Wednesday, May 29, 2024
AL EastAmerican LeagueAnalysisMLBNew York Yankees

Giancarlo Stanton is Evolving

Giancarlo Stanton incites wars between Yankee fans. Many consider him the bomb bashing demon who made Marlins Stadium look like a little league park back in 2017. Lots of old school fans may as well equate Stanton to Chris Davis – a big buffoon who is clueless in the box as he swings through straight fastballs. Giancarlo Stanton is not Chris Davis. No. Please stop.

Stanton has a reputation in the media of coming up short in big spots. Sure, maybe that’s true. In his 1st year with the Yankees, Stanton led the team with 10 strikeouts with the tying or go -ahead runner on base past the 7th inning. The glaring issue with these strikeouts is that 8 of the 10 are on pitches outside of the zone. More specifically, 7 of the 10 are on pitches classified by Statcast as down and outside the zone. These sorts of big misses

stick with fans. That’s reasonable. It sucks to watch the big-name acquisition not only come up empty in big spots but to do it in such a profoundly hideous way at pitches nowhere near the plate. The video above leaves a bad taste in every fan’s mouth. It’s a cringeworthy swing. The image of Stanton doing this

does not leave the mind easily. Combine these whiffs in big spots

with the awkward closed off stance, WFAN has the ammo for a field day.

Stanton has changed his approach a bit in the past year or so. First, let’s acknowledge how scared pitchers are of him. In his last full season (2018), he owned the 4th lowest zone%. In 2020, he had the 4th lowest behind only Bryce Harper, Anthony Santander and Eddie Rosario. Santander and Rosario boast a chase rate well above league average, meaning pitchers are willing to toss balls out of the zone knowing Rosario will swing at them. Stanton’s chase rate, however, is at a meager 22.4%. That was in the 79th percentile last season. Pitchers don’t like pitching to him. The recipe for success seems simple for Stanton. If pitchers rarely throw you strikes, just swing less! Of course it’s not always that simple, but Stanton has been swinging less and less recently.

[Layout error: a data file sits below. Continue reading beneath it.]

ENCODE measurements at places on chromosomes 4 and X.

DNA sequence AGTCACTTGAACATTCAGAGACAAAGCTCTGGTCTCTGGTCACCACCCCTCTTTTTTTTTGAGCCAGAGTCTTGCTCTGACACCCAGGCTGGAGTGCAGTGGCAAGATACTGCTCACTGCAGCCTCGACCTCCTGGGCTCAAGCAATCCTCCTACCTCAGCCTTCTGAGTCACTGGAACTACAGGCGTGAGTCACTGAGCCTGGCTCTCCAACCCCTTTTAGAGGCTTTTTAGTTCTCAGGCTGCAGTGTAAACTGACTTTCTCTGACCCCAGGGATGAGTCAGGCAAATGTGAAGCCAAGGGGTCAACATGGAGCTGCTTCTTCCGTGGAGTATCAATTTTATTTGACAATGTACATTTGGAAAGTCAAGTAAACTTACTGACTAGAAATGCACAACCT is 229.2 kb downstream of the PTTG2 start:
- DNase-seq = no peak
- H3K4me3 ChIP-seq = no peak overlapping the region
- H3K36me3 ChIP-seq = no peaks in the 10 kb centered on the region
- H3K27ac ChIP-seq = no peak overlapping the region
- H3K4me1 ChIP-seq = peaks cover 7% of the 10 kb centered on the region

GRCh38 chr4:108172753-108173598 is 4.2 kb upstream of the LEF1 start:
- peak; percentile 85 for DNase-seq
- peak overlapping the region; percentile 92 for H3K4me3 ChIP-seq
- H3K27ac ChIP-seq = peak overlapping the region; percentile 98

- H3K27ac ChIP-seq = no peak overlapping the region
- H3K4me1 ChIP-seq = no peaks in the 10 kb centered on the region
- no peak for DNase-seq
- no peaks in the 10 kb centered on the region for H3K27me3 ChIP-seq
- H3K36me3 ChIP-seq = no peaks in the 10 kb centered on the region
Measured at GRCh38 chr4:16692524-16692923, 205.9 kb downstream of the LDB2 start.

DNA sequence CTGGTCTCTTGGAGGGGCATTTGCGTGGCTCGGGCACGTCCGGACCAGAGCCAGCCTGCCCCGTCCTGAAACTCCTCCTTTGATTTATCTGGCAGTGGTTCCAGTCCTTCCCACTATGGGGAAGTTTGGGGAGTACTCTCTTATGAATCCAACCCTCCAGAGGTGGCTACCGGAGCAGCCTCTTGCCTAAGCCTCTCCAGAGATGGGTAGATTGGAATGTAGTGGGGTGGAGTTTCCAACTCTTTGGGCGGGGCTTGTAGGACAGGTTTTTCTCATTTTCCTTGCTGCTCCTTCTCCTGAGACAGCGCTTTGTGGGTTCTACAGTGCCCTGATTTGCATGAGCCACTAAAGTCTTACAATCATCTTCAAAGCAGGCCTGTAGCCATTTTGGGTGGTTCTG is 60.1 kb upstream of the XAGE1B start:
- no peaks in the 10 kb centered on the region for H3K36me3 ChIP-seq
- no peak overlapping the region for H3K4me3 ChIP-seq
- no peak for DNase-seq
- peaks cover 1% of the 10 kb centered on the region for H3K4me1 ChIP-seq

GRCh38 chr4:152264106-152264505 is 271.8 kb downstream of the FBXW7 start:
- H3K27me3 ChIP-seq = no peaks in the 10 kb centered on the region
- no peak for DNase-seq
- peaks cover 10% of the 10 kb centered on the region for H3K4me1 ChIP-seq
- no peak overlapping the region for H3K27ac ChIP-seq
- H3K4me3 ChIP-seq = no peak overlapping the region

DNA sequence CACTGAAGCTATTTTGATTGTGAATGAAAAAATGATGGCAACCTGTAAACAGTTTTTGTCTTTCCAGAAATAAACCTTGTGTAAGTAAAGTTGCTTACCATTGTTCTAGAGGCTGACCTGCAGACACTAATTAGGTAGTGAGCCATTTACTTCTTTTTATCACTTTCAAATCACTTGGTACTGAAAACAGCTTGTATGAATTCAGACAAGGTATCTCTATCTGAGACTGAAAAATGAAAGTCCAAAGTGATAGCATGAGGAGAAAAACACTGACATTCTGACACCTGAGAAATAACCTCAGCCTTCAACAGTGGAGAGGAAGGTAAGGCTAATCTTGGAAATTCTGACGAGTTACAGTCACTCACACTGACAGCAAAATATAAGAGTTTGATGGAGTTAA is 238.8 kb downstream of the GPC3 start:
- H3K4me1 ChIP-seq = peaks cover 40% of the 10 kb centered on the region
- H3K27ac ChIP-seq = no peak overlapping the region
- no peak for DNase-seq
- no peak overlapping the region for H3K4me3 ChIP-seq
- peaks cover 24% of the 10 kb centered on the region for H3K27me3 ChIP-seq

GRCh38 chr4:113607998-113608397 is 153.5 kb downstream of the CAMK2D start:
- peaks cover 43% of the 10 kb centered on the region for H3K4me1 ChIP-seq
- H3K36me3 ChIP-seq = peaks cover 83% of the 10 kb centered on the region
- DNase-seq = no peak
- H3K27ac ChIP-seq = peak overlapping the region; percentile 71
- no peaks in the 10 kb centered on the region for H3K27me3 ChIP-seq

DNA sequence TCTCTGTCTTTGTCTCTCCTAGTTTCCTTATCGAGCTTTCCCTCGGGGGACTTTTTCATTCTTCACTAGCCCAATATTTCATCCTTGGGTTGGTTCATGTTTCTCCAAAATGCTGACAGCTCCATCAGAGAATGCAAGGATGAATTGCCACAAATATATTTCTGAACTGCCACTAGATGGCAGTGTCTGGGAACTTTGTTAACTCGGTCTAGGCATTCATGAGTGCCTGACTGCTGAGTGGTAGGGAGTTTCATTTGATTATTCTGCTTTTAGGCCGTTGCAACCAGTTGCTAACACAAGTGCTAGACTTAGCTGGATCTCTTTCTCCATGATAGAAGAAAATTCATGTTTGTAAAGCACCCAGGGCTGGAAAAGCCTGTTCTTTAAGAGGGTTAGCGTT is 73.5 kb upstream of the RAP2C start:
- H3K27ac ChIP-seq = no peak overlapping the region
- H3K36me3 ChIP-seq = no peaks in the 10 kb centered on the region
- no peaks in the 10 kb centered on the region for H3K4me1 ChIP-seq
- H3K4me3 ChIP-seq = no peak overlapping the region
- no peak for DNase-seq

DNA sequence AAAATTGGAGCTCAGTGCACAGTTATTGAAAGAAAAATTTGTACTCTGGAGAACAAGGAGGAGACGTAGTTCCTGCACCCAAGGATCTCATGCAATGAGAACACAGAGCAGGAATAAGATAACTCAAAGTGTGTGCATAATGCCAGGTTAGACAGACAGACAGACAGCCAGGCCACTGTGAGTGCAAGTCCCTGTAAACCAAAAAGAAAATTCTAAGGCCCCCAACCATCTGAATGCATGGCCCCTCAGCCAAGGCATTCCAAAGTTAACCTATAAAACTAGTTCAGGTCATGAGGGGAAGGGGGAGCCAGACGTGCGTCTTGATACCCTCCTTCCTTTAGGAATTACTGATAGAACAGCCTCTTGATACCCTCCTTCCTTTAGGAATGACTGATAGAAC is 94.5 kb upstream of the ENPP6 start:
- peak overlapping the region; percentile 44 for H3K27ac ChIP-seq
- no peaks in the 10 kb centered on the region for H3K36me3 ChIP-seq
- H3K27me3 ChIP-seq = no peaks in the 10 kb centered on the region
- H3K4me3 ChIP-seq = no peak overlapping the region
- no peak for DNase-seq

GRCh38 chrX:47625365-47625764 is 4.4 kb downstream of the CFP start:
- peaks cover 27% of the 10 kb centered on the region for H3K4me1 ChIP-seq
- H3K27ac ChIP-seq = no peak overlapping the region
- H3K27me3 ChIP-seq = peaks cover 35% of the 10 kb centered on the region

2019+2020: 37.7% swing rate (3rd %ile)

2018: 44.9% swing rate (33rd %ile)

Granted he hasn’t played much in the past two seasons – which is another (pretty valid) point of contention among Stanton haters – but he is clearly changing his approach at the plate. He has always had the potential to put up mid-teen walk rates, but now he seems to be tapping into it, reaching 16% walk rates in 2019 and 2020. Being contact oriented is not a death knell for hitters. Doing a lot of your damage on balls in play is great, but the players who can consistently boast high walk rates have a higher floor that isn’t affected much by father time. Bill Petti has done research showing that O-Contact falls off a cliff around age 28 for hitters, meaning if you swing at a lot of pitches out of the zone around that age, the batted balls become whiffs more often as you age. Stanton is trying to fix himself before the collapse comes.

A lot of people don’t like Stanton because of his tendency to swing at garbage. It’s true that he strikes out on a lot of pitches outside of the zone. Again, it isn’t satisfying to see a player reach for a pitch out of the zone. The eye test disapproves. However, Stanton has improved in this area, too. I took every Stanton whiff on curveballs and sliders outside the zone and found how often he swings at them. Let’s call this O-SwingBreaking%

2019+2020: 8.3% O-SwingBreaking% – 60th %ile

2018: 10.5% O-SwingBreaking% – 23rd %ile

Another small sample size, but the improvement is noticeable. In the 2020 playoffs alone, the Rays and Indians pitched Stanton almost exclusively out of the zone with breaking pitches. Here he is laying off a nasty 2572 RPM slider from Pete Fairbanks.

Here is a 2891 RPM slider from Carlos Carrasco that led to a walk.

Taking more pitches doesn’t mean doing less damage. Stanton still hold excellent marks in 3 key quality of contact metrics. When you lower the batted ball minimum, Stanton ranks 1st  in dynamic hard-hit rate , 2nd in barrel rate, and 1st in xwOBAcon over the last two years. It is so hard to pitch to Stanton in the zone, because you risk being publicly embarrassed. Finally, I leave you with a tweet of mine from before last season that is best summarized by the word “variation”.

Stanton is just as good now as he was in Miami. He’s gotten a little bit unlucky with his batted balls and has an even more refined eye at the plate. If he can stay healthy – yes, that’s a huge “if” – Stanton should become a Yankee fan favorite. More this.

Featured image by @MLB_PLAYERS